Cardboard? under wood sills on concrete slab

Pulled an old rotted out sill off (having removed the old rotted out wall above it--it was too far gone to be worth trying to save) and found under the sill something that looks like soaking wet cardboard, about the thickness of corrugated board. I'm curious as to whether the use of such a substance was ever standard practice.
Upon further investigation it appears to be just a couple of sheets of Kraft paper--whatever it was I scraped the sodden remains off, pressure washed the area (and got all the spider eggs and cocoons and deceased insects and the like off the areas that will be hidden when the wall goes back up), ran a thread chaser down the bolts, which were in surprisingly good condition, and once it dries I should be good to go on the new sill, this time with purpose-made plastic sill seal and pressure treated sills and CopperCoat (Wolman's half-strength Cuprinol-equivalent, the real stuff being unobtainable locally, at least not without waiting for a special order) on the theoretically unexposed areas that were rotted on the pieces I removed.
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Going back to my olds architect class days in the early 70's IIRC there was a felt like material that was soaked with a tar like substance that went between the sill plate and the foundation. Different building codes in different areas had different requirements. This was in Corpus Christi, TX.
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"Leon" wrote

was
TX.
A polyurethane type "sill sealer tape" is now routinely placed between the bottom double sill place and the concrete foundation to act as both a gap filler, moisture barrier, and an air filtration barrier. In some areas this is required by energy codes.
It's so cheap to do, and the benefits so large, that only an idiot wouldn't do it.
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It's a sill sealer.
On Sat, 17 May 2008 13:59:31 -0400, "J. Clarke"

Tom Watson tjwatson1ATcomcastDOTnet www.home.comcast.net/~tjwatson1
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How have you decided to isolate your old steel j bolts away from the new ACQ treated lumber? PVC sleeve?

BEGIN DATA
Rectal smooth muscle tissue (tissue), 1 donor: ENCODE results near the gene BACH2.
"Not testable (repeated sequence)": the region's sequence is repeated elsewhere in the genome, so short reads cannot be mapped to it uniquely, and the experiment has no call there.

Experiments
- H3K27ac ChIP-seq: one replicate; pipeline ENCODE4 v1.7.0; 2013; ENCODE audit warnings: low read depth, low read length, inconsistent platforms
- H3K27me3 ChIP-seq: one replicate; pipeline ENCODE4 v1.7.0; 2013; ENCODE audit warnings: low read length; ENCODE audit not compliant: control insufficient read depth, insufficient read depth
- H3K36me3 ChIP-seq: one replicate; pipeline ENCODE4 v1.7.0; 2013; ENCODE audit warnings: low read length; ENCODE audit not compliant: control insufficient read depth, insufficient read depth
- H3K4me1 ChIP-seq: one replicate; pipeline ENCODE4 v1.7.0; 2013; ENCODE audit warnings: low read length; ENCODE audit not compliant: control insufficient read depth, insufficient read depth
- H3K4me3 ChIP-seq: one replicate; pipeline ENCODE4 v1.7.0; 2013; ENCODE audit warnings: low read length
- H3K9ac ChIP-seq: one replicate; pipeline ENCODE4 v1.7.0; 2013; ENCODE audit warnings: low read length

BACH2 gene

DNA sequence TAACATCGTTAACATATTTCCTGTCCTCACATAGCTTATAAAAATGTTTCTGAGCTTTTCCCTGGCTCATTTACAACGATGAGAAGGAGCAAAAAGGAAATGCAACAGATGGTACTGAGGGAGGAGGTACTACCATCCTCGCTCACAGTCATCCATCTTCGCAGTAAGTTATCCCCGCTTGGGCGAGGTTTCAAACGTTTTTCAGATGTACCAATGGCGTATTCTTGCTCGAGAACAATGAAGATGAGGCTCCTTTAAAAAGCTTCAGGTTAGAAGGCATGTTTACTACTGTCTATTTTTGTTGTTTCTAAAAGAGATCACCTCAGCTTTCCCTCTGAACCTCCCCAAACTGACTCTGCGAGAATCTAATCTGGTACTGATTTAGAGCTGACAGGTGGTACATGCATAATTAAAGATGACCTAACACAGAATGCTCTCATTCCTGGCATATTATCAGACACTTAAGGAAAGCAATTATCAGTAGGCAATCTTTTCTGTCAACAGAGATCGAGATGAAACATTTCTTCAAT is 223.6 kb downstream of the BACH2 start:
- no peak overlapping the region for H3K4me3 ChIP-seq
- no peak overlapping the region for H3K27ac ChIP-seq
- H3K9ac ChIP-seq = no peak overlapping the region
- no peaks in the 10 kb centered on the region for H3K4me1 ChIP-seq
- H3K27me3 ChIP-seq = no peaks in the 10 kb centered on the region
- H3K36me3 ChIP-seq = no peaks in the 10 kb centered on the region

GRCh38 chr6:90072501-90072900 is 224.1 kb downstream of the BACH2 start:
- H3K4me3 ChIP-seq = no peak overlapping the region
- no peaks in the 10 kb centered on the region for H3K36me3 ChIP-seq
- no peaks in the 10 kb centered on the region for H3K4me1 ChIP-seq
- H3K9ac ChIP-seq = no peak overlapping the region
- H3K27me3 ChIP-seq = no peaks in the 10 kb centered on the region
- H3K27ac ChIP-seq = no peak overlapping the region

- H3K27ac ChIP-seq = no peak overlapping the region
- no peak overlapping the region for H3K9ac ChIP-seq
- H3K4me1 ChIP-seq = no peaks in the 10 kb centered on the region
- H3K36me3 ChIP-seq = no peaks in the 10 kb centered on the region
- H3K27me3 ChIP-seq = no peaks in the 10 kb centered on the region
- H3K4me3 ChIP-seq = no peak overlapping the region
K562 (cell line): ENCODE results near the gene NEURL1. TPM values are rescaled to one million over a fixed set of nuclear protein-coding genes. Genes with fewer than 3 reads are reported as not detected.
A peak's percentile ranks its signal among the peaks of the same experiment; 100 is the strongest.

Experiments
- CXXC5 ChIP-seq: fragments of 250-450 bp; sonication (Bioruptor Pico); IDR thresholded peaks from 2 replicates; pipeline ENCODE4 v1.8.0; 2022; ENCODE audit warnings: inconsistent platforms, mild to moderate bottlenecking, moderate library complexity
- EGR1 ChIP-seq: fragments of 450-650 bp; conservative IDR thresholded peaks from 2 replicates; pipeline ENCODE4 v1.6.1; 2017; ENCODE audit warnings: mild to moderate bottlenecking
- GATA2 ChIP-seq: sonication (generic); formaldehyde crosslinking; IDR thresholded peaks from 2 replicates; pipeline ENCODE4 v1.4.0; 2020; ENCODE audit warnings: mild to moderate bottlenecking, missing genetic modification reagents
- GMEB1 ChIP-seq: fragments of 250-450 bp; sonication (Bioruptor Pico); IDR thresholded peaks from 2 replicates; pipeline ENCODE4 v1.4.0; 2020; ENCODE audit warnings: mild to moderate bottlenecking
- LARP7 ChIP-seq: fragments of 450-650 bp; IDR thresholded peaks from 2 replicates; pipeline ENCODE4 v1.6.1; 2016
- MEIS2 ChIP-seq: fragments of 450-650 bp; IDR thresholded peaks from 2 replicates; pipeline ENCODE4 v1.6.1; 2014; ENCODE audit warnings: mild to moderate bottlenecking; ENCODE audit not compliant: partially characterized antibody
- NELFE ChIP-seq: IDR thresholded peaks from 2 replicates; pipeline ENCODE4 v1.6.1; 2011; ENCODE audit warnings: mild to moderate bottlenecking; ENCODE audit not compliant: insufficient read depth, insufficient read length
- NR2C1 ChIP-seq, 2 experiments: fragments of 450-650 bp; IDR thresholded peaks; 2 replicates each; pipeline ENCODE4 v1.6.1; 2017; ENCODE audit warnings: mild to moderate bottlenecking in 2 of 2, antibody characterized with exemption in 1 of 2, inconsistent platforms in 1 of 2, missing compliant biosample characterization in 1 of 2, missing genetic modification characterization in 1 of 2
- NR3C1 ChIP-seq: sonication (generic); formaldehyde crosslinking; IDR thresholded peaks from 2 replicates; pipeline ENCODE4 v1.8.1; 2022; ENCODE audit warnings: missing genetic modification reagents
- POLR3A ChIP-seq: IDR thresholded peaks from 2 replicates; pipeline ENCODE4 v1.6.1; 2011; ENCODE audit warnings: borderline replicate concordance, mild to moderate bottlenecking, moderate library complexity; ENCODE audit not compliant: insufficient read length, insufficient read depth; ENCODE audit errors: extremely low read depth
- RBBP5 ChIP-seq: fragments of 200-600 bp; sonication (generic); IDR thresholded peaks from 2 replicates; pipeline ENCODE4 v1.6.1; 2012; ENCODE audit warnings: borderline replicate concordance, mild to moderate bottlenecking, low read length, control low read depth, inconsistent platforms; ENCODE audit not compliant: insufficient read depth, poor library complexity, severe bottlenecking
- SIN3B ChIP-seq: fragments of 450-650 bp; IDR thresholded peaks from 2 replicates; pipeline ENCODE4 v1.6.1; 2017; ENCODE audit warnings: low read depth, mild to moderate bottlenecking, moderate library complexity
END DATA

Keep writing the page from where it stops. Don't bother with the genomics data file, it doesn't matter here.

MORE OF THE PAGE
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DanG wrote:

If they are 1/2" in diameter or larger noting is required.
"2006 International Residential Code - Fastener Statement - section R319.3
Fasteners for pressure-preservative and fire-retardant treated wood shall be of hot-dipped zinc-coated galvanized steel, stainless steel, silicon bronze or copper. The coating weights for zinc-coated fasteners shall be in accordance with ASTM-A153.
Exceptions:
----> 1. One-half-inch (12.7 mm) diameter or larger steel bolts. <------
2. Fasteners other than nails and timber rivets shall be permitted to be of mechanically deposited zinc-coated steel with coating weights in accordance with ASTM-B695, Class 55, minimum."
http://www.postcaps.com/fastener.htm
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Given these wonderful requirements, how is it that the "hot-dipped zinc-coated galvanized steel" screws I put into my green wood deck structure all rotted while only the "stainless steel" seem to be surviving after only 10 years.
I have not tried the "silicon bronze" but I do know that the "copper" are really nice in a boat that is nearing 50. I must admit the screws are all covered with fiberglass and resin.
From what little empirical evidence I have, only copper and stainless are the way to go. Only drawback I have seen with the copper is their fragility.
P D Q
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PDQ wrote:

rotted while > only the "stainless steel" seem to be surviving after only 10 years.

Perhaps the screws did not meet the ASTM-A153 standard for coating thickness. The approved fasteners are often referred to as double hot dipped.
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zinc-coated > galvanized steel" screws I put into my green wood deck structure all

I have been making a minuter of Diesel Fuel and old roof shingles and tar paper to try and stop carpenter bees and to treat exposed barn siding and such. It dries - eventually - to form what appears (after a year or so) to be a pretty good waterproof coating that lets the wood show through, too.
I also recall reading that Boric Acid solution is used to treat fresh lumber to inhibit or prevent termite damage. So I sprayed the wood in my Florida Shed with that before putting up the siding and interior panels.
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Nova wrote:

I should have mentioned that it's a shed.
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